Nov 19, 2019

Ukrainian gas executive expected to meet U.S. investigators in Giuliani probe

Rudy Giuliani. Photo: Angela Weiss/AFP via Getty Images

The attorney for Andrew Favorov, an executive at a Ukrainian state-owned gas company, said Tuesday that his client will voluntarily meet with federal prosecutors as part of their probe into Rudy Giuliani's finances, AP reports.

The big picture: Prosecutors in the Southern District of New York are looking into whether Giuliani personally profited from a Ukrainian natural gas business backed by his foreign-born associates, Lev Parnas and Igor Fruman, who are alleged to have helped his push for investigations into former Vice President Joe Biden. Favorov's lawyer did not specify when or where the meeting will take place.

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The Biden-Trump split screen

Photos via Getty Images: Jim Watson/AFP (L); Yasin Ozturk/Anadolu Agency (R)

The differences between former Vice President Joe Biden and President Trump are plain as day as the two respond to recent protests.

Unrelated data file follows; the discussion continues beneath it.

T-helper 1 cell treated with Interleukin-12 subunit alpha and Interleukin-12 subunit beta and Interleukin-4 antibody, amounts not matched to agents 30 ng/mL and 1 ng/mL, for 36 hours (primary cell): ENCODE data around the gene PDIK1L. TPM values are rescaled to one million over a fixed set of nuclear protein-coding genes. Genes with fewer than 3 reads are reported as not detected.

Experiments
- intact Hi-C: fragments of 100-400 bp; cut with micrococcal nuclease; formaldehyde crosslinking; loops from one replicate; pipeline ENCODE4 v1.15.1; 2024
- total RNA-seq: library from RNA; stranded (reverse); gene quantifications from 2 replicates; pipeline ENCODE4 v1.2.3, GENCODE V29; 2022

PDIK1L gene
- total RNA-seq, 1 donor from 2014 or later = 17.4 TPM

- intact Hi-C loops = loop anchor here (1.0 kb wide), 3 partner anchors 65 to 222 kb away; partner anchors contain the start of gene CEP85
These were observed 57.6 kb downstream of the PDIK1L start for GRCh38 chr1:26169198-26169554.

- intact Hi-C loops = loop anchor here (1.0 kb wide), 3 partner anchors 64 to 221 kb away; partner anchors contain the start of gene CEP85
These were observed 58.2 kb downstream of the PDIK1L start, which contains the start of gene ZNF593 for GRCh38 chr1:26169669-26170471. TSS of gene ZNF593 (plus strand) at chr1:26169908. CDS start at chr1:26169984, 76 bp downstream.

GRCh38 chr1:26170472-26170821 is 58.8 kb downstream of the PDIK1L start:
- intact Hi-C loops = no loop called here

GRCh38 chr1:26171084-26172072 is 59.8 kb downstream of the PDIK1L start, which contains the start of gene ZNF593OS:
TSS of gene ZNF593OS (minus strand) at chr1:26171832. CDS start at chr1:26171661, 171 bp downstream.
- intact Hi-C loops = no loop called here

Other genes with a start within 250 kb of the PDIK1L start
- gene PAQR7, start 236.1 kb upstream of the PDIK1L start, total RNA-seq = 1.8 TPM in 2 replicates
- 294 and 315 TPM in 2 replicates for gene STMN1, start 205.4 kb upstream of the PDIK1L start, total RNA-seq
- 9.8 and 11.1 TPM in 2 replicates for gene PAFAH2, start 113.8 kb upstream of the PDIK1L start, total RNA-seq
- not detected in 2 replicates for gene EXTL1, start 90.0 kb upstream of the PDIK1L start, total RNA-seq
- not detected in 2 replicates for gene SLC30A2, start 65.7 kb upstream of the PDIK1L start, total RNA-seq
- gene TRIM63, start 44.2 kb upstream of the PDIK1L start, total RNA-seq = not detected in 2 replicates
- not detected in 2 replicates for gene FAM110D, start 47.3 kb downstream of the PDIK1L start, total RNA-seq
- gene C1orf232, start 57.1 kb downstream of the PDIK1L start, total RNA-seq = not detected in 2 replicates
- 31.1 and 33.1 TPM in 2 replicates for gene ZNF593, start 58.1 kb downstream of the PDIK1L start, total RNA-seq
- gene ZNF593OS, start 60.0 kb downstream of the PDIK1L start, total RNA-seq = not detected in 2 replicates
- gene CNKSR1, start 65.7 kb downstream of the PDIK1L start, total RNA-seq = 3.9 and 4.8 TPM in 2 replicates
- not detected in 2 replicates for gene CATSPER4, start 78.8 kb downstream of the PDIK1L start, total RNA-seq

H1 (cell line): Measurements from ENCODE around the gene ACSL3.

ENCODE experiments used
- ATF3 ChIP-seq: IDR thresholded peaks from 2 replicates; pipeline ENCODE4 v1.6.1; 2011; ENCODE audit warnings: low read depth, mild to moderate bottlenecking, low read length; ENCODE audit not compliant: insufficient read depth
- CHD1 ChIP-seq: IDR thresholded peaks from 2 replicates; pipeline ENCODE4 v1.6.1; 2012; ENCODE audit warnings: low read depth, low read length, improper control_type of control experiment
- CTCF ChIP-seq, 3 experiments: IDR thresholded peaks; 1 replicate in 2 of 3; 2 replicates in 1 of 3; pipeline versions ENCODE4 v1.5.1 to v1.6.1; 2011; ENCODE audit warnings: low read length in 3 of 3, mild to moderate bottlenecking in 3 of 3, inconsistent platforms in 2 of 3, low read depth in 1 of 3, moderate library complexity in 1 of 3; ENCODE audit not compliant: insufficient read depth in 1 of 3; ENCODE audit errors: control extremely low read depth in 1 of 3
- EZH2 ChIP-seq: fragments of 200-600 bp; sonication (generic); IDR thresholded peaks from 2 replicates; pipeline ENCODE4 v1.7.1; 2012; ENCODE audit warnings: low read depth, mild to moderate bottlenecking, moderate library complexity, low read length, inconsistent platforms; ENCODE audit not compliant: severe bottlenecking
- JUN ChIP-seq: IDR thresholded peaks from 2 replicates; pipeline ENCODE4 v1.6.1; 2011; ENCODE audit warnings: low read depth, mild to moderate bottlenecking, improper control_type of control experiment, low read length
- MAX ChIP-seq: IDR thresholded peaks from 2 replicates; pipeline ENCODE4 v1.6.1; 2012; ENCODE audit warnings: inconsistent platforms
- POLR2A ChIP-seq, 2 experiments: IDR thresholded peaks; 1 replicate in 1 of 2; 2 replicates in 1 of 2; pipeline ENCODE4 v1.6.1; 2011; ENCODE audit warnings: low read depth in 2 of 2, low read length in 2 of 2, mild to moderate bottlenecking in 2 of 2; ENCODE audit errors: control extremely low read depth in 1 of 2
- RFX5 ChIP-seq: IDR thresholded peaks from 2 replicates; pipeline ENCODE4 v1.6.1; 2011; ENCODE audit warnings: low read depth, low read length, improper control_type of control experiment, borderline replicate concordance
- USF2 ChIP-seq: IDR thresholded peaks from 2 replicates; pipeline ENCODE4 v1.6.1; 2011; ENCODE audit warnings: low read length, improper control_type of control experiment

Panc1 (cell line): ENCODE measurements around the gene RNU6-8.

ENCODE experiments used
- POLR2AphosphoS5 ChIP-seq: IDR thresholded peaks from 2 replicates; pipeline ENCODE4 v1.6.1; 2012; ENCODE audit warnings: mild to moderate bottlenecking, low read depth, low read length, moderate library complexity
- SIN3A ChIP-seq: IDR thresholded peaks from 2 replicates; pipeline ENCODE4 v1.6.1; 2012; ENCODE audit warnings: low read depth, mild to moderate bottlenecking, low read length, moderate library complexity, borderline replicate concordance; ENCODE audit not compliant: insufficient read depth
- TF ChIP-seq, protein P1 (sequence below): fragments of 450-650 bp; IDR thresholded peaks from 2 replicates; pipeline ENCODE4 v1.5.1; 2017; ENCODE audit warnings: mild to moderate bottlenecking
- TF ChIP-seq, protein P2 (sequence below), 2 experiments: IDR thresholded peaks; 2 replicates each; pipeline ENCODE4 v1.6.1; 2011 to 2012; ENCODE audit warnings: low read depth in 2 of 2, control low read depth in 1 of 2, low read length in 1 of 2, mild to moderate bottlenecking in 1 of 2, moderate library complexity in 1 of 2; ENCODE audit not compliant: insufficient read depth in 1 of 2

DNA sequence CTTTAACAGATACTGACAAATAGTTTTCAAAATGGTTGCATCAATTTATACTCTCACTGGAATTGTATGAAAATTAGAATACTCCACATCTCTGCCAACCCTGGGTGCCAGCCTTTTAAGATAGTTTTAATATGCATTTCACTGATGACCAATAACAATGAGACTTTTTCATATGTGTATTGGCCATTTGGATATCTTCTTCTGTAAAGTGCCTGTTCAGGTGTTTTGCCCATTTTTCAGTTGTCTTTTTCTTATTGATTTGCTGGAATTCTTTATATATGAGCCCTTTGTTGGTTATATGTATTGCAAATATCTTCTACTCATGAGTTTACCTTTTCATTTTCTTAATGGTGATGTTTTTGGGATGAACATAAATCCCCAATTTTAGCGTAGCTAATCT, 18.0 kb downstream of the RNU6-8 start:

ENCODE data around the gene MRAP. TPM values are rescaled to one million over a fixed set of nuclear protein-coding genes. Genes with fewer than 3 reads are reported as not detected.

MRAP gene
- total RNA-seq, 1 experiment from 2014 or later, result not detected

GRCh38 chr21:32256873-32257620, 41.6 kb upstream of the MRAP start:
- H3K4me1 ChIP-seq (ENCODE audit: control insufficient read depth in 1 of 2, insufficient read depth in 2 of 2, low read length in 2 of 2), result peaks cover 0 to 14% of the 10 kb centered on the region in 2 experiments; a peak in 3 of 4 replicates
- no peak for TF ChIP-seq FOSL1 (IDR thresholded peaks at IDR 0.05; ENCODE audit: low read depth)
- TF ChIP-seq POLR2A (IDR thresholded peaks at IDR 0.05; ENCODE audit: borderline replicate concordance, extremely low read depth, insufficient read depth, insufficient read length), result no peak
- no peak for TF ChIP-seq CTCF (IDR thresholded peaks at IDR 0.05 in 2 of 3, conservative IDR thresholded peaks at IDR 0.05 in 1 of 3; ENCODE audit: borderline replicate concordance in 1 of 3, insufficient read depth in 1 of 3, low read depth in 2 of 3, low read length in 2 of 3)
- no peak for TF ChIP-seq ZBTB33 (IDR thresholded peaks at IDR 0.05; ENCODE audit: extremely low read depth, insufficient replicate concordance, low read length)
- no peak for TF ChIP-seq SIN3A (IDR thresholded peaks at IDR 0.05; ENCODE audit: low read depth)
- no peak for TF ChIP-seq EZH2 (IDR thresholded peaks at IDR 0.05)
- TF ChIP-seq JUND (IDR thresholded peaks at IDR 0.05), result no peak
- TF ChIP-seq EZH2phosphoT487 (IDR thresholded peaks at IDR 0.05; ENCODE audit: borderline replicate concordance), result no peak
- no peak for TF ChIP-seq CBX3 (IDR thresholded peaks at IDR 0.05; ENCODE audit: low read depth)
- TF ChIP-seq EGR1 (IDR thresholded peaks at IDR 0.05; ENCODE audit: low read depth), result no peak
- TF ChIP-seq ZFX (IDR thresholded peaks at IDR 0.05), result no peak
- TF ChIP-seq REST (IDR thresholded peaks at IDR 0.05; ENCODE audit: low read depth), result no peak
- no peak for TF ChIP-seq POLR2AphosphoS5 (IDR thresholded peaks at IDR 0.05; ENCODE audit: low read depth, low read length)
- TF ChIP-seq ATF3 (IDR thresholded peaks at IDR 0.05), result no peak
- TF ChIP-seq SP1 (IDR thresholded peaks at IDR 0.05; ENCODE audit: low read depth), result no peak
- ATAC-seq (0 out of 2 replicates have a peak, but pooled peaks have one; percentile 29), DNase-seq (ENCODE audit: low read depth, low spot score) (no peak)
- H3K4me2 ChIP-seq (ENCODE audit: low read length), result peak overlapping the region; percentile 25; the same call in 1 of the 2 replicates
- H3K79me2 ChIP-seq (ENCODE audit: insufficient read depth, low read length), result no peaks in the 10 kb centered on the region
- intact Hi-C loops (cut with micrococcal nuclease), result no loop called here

Why it matters: Americans are seeing firsthand how each presidential nominee responds to a national crisis happening during a global pandemic.

Louisville police chief fired after body cameras found inactive in shooting of black man

Louisville police officers during protests. Photo: Brett Carlsen/Getty Images

Louisville Mayor Greg Fischer fired the city's chief of police Steve Conrad after it was discovered that police officers had not activated their body cameras during the shooting of David McAtee, a local black business owner who was killed during protests early Monday morning.

Why it matters: Mandatory body camera policies have proven to be important in efforts to hold police officers accountable for excessive force against civilians and other misconduct. Those policies are under even greater scrutiny as the nation has erupted in protest over the killing of black people at the hands of police.

Increased armed presence planned for D.C. tonight

Demonstrators stand around a fire during a protest near the White House in response to the killing of George Floyd. Photo: Alex Wong/Getty Images

Government officials say plans are in place for a significantly heavier armed presence on the streets of Washington, D.C. tonight in response to the increasingly violent protests linked to the death of George Floyd.

What we're hearing: "Tonight you will see increased presence, both police...other agencies, and National Guard presence," a source familiar with the government's plans said.